'Some caskets are tumbling with the slumping soil and are being broken into pieces'
Warmer weather destroying Arctic treasures
The Arctic's wonders may melt, sink or be blown away before the world has a chance to appreciate them.
Rising temperatures, thawing glaciers, higher sea levels, soggy permafrost and erosion are all eating away at the Arctic's most valuable sites, says a United Nations report on climate change's impact on World Heritage Sites.
Over the past 100 years, the head of the huge glacier in Ilulissat, Greenland has retreated more than 30 kilometres from its former location on the fiord – a movement only expected to intensify in the future as Greenland's temperatures rise.
And Yukon's Qikiqtaruk or Herschel Island, a former whaling outpost, is collapsing into the Beaufort Sea. As the island's shoreline retreats under high winds and seas, and permafrost gives way, and archeological sites, historic houses and graveyards disappear.
"Some caskets are tumbling with the slumping soil and are being broken into pieces and pushed out," says the UN report.
This deterioration on this site, which is not even listed yet as a World Heritage Site, is alarming to the UN's educational, scientific and cultural organization, known as UNESCO. That's because sites like Herschel Island may vanish before they can even make it on to the coveted list.
Sites selected by UNESCO must meet daunting criteria, such as representing "a masterpiece of human creative genius" or "major stages of earth's history."
Admittance to the World Heritage List brings the promise of promotion and protection to each selected site, and guaranteed government money and tourists. There are 830 World Heritage Sites. None are in Nunavut.
Nunavut's sole contender for world heritage site status is Quttinirpaaq National Park on Ellesmere Island. Quttinirpaaq has glaciers, towering mountains, muskox, ancient campsites and Fort Conger, which served as a research station for the first International Polar Year scientists and later as a camp for polar explorer Robert E. Peary.
But climate change may hurt some sites on the World Heritage List, UNESCO experts warn.
UNESCO's Apr. 10 report, "Case Studies on Climate Change and World Heritage," looks at 26 examples of sites threatened by melting glaciers, sea temperature changes, animal migration, permafrost melting and coastal erosion.
Climate change is already changing Quttinirpaaq. In 2004, Parks Canada officials worked with Inuit students and the Nunavut government to excavate two Thule sod houses, and other artifacts left along the Ruggles River near Lake Hazen. Rising water levels were already eroding this site.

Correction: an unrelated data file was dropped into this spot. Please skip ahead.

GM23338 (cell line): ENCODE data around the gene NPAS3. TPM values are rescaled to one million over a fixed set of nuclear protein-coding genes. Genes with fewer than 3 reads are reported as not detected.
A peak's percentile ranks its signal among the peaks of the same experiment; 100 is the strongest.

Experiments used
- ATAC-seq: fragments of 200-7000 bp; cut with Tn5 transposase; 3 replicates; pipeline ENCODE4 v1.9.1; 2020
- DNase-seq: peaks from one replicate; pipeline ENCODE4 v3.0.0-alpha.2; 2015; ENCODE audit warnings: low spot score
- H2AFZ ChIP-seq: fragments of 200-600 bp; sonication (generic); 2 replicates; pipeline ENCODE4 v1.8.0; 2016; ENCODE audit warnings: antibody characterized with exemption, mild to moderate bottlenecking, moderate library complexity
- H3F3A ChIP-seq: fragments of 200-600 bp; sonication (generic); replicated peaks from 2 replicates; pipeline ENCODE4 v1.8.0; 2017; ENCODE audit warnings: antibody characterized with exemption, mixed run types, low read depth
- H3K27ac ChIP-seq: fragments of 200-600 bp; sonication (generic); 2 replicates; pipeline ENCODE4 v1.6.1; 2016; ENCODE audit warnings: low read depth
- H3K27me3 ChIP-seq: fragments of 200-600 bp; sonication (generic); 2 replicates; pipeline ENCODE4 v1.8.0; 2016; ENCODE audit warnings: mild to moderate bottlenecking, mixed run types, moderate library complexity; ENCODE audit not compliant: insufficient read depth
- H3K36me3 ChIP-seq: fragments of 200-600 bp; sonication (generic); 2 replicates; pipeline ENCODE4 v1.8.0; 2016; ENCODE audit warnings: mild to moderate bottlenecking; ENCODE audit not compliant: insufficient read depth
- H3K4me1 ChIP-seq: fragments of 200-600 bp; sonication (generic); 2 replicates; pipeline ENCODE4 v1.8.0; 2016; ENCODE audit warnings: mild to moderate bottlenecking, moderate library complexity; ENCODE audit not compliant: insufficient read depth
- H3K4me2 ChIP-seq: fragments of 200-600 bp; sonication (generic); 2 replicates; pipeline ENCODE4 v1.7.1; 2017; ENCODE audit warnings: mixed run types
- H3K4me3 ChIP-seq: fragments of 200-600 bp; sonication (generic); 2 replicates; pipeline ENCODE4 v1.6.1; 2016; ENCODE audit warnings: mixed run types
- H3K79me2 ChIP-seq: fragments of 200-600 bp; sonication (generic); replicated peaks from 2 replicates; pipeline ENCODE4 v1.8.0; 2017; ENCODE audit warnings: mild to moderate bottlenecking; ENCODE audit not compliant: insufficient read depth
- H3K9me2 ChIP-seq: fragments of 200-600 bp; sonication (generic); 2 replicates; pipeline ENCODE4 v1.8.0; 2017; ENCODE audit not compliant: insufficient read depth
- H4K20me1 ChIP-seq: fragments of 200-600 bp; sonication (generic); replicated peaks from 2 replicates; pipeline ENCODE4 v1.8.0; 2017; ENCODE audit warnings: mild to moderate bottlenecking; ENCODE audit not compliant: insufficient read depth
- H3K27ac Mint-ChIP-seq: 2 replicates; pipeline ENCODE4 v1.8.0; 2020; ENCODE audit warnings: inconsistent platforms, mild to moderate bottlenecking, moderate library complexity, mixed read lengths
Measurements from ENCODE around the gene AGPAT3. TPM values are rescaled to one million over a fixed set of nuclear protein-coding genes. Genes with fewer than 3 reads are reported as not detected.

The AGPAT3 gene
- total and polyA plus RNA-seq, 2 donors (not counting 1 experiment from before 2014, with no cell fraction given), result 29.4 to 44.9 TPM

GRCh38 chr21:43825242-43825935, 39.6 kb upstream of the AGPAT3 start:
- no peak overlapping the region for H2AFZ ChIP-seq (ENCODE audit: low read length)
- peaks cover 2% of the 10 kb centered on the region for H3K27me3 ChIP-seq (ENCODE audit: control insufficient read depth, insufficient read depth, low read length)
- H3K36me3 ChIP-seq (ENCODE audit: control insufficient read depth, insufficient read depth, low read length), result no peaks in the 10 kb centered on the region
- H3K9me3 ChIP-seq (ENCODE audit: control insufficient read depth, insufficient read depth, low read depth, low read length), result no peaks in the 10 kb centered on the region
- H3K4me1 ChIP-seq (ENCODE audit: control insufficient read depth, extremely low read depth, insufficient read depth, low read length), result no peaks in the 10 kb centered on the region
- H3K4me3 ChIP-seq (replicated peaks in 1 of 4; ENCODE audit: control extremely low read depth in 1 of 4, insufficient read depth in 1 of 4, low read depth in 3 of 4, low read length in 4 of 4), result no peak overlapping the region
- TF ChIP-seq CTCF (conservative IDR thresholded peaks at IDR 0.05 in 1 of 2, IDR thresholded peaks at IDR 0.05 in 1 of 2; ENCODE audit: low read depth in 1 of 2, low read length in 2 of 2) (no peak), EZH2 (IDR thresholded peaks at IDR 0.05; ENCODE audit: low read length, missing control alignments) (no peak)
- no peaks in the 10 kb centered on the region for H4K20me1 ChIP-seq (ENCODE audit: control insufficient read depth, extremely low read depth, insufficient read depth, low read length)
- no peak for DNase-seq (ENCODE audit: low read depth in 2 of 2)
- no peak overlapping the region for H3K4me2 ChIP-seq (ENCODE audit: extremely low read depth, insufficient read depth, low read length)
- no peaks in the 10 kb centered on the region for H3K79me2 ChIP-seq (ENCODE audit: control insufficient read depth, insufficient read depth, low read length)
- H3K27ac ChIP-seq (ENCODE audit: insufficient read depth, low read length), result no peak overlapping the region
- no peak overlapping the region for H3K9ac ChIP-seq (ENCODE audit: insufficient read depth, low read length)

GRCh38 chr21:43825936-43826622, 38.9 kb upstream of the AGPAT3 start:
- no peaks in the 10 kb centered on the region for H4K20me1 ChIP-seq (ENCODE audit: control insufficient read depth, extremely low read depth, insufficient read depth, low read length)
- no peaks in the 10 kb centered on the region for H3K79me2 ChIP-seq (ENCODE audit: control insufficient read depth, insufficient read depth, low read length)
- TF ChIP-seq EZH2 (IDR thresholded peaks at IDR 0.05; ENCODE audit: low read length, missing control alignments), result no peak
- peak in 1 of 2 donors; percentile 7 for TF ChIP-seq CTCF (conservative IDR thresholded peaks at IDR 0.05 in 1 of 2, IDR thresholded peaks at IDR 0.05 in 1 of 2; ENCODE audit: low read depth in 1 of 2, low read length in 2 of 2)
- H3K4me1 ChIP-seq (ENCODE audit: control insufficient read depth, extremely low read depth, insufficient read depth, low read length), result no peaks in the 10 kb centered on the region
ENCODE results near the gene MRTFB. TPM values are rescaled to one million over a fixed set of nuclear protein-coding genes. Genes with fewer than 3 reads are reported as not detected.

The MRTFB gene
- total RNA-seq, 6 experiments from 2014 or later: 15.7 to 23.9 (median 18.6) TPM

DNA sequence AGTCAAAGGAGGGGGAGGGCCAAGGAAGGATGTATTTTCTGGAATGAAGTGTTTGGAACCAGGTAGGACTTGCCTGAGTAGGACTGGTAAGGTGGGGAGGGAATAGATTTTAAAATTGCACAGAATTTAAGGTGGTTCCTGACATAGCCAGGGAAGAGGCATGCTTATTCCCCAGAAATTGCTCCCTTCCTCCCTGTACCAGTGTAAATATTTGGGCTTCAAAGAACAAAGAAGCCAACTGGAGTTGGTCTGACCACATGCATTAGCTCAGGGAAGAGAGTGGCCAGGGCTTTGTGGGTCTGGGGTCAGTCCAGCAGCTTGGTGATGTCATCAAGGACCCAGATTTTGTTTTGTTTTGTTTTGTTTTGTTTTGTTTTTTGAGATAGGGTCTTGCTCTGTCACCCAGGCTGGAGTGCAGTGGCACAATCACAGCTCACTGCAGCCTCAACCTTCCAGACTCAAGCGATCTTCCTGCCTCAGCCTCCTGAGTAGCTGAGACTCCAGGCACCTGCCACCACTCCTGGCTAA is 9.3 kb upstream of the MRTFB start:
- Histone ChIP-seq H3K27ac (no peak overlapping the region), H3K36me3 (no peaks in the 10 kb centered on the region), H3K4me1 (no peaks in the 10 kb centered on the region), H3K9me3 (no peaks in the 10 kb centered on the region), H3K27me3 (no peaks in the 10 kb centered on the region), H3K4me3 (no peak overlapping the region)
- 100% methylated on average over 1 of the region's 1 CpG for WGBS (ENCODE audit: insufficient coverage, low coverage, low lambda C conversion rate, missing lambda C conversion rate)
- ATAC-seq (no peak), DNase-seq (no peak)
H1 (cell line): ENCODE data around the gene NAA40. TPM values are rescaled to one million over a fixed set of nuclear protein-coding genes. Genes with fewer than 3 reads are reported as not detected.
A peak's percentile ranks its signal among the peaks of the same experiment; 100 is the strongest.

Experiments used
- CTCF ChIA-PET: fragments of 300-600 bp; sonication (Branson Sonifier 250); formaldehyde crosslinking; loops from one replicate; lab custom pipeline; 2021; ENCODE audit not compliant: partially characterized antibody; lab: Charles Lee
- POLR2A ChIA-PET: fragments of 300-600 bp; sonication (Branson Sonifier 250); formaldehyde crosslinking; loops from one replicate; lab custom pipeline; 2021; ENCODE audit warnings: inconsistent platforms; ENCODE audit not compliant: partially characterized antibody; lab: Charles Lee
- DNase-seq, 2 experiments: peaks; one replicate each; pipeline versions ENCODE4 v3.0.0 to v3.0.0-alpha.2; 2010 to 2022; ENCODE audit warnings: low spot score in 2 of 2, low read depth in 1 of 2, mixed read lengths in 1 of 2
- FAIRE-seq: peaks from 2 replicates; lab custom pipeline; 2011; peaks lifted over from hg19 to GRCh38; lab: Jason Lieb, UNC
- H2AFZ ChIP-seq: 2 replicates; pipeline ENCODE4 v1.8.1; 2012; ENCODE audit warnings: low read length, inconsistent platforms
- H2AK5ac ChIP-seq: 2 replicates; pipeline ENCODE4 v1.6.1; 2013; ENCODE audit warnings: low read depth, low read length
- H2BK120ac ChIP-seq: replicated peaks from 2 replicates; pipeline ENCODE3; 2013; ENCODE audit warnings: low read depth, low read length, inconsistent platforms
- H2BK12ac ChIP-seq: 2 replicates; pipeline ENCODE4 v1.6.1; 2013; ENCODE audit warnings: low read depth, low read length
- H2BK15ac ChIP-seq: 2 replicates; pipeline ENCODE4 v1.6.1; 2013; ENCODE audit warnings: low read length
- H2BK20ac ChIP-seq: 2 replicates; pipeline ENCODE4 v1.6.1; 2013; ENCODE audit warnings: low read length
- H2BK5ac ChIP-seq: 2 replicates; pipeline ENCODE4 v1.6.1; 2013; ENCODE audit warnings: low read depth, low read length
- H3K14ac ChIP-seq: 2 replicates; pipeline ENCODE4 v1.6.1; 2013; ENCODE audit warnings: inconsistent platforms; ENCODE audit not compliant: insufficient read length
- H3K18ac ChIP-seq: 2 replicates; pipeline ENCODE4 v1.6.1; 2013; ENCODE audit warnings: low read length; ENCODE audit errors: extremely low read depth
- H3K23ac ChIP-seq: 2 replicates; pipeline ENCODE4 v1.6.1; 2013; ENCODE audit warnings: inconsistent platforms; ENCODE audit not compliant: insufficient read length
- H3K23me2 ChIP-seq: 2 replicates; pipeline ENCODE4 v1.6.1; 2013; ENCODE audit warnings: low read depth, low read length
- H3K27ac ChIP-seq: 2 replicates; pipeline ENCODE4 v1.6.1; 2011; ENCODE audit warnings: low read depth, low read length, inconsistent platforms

Studies within the park show temperatures are rising and winters are becoming shorter. Yet Parks Canada says no one was prepared for the cracking and breakage of a 443-square-kilometre chunk of the Ward Hunt Ice Shelf in 2002. Loss of the ice shelf resulted in drainage of a freshwater lake, home to unusual micro-organisms.
When the British Arctic Expedition travelled there in 1875 and Peary explored the area in 1907, this shelf of land-fast ice was still intact, but, by 1982, 90 per cent of the shelf had been lost.
By "providing compelling evidence of change," researchers from Université Laval say the collapse of Ward Hunt Ice Shelf may mark the beginning of a period of rapid global warming.
When Heritage Canada first announced its tentative list for the World Heritage Site listing, eight places in Nunavut were selected: Auyuittuq National Park, the fossil forest on Axel Heiberg Island, the North Magnetic Pole, Northern Bathurst Island National Park Reserve, Northwest Passage, Queen Maud Gulf Migratory Bird Sanctuary, Quttinirpaaq National Park and Sirmilik National Park.
But only Quttinirpaaq made the cut in 2004 as one of 11 Canadian sites to be submitted for World Heritage Site status over the next 10 years.
Although the fossil forest has been extensively studied in the past, the site didn't make it on to the final list because of "a lack of data," a Parks Canada report says.
Meanwhile, climate change continues to ravage this swath of 45-million-year-old forest, a remnant of a much warmer past in the High Arctic.
The mummified fossils of a large tropical forest still stretch across Axel Heiberg's Geodetic Hills. But these fossils, which erosion has already brought to the surface, are subject to damage from severe winds and melting permafrost.
The fossils are also at risk from souvenir-hunting visitors from the nearby Eureka base and cruise ships, who may turn up in greater numbers as the ice-free navigation season lengthens. Any disturbance paves the way for more damaging erosion of the fossil forest from violent wind storms that blow exposed fossils away.